Gordon Brown finally entered 10 Downing Street on 27 June as prime minister –
the role he has coveted for the best part of a decade – and immediately vowed to
adhere to his old school motto, “I will try my utmost.”
During his first speech as prime minister, Brown said: “I will build a
government that uses all the talents; I will invite men and women of goodwill to
contribute their energies in a new spirit of public service to make our nation
what it can be.”
No sooner had Brown crossed the threshold of number 10, ironically the
official residence of the ‘First Lord of the Treasury’, than he got his teeth
into one of the most radical Cabinet overhauls of all time which,
coincidentally, resulted in ten sackings, resignations or demotions.
Long-time supporter of Brown, Alistair Darling, was handed the keys to number 11
– although just how much autonomy he will enjoy in the role remains to be seen.
The rumours are that Brown may split the Treasury in two – an Office of the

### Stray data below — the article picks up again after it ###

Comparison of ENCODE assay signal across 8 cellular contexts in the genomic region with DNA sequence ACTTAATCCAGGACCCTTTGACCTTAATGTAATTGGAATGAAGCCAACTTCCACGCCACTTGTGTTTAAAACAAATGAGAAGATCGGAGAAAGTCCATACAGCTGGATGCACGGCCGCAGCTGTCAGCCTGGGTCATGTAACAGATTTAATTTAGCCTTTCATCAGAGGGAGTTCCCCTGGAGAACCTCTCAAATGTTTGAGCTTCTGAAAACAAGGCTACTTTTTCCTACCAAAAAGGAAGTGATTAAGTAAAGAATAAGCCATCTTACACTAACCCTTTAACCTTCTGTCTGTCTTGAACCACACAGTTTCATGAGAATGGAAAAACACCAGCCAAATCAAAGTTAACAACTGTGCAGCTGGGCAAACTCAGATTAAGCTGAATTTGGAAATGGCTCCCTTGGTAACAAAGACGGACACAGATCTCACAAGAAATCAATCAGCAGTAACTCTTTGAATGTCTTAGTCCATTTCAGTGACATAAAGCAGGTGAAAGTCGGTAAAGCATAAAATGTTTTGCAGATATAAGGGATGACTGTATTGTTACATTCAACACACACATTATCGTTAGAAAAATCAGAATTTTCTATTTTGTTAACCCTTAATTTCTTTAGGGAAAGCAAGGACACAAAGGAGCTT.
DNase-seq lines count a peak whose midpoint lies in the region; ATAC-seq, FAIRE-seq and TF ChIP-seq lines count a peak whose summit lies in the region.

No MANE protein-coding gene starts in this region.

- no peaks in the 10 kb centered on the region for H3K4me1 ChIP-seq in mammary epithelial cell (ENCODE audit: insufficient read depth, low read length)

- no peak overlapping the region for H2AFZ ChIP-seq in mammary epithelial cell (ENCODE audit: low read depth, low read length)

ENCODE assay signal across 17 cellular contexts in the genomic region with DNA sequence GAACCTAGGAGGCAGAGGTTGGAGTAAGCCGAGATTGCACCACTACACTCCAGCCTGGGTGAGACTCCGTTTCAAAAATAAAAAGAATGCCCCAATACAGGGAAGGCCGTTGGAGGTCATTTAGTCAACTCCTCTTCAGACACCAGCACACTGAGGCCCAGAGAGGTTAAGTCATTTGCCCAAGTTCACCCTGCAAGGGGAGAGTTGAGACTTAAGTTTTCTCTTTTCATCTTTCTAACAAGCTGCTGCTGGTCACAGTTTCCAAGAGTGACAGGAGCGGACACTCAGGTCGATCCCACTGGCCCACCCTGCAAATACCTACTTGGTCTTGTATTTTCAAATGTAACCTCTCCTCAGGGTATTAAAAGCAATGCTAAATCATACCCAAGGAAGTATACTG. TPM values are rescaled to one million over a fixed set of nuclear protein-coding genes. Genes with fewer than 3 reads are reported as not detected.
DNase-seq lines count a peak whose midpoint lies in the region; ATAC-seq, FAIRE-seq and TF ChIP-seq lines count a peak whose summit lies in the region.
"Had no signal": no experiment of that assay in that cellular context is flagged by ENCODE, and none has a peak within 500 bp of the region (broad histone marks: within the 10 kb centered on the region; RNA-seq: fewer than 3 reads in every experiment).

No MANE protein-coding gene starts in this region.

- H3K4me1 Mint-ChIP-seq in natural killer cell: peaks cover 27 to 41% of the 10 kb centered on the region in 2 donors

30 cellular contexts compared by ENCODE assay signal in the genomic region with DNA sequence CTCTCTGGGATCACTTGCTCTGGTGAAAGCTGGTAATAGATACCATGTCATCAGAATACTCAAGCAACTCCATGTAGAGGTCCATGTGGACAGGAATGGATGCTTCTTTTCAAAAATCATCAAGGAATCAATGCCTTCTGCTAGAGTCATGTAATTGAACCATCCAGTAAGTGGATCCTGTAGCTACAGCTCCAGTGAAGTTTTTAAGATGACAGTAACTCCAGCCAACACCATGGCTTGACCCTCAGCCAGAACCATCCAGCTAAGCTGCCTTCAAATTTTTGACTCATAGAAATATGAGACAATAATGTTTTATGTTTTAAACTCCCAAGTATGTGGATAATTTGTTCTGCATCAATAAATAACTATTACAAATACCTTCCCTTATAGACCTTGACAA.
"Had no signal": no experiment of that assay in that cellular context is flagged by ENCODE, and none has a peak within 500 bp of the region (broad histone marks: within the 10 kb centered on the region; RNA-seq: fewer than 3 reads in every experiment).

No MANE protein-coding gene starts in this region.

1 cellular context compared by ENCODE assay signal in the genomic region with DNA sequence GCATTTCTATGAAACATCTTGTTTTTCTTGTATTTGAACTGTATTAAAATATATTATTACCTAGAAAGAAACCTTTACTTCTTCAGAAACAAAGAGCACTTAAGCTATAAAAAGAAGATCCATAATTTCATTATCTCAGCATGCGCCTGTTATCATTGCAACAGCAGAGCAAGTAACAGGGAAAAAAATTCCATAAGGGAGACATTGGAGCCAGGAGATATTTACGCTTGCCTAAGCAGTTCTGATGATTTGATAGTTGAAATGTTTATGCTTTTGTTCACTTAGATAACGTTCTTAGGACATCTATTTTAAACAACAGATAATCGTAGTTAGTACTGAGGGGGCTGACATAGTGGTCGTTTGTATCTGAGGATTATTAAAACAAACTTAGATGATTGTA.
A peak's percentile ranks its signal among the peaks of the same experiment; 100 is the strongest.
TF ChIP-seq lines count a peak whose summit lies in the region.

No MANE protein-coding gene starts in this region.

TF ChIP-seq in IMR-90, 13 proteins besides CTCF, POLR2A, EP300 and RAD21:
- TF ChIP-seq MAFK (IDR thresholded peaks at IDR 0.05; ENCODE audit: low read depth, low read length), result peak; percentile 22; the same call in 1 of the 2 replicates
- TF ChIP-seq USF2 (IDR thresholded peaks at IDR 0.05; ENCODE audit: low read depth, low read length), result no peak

National Budget and a separate body looking after regulatory matters. Darling
had long been favourite to take over Brown’s former role and will work alongside
Andy Burnham, who was appointed chief secretary to the Treasury.
Brown completed his shake-up of the Treasury team with a change of personnel.
The watered down title of paymaster general was handed to Olympics minister
Tessa Jowell, while former chief secretary to the Treasury, Stephen Timms, was
appointed as Hutton’s deputy.
John Hutton was asked to lead a new Department for Business, Enterprise and
Regulatory Reform – a cut-down version of the DTI – while John Denham was
appointed secretary of state for another new department for Innovation,
Universities and Skills (DIUS). DIUS will be responsible for the development of
science, research and innovation.
The voice of business
Sir Digby Jones, former director general of the Confederation of British
Industry, was handed a junior role in Brown’s government in a move that will see
him step down from his Deloitte role. Sir Digby is to become minister of state
for trade and investment in the Department for Business, Enterprise and
Regulatory Reform. He will also chair UK Trade and Investment to help push the
case for British business.
Sir Digby said he was looking forward to “banging the drum for British
Efforts to broker a world trade deal will be spearheaded by Douglas Alexander,
who was appointed as the head of an enlarged international development brief.
The new body will share responsibility for trade policy with Hutton’s department
for Business, Enterprise and Regulatory reform.
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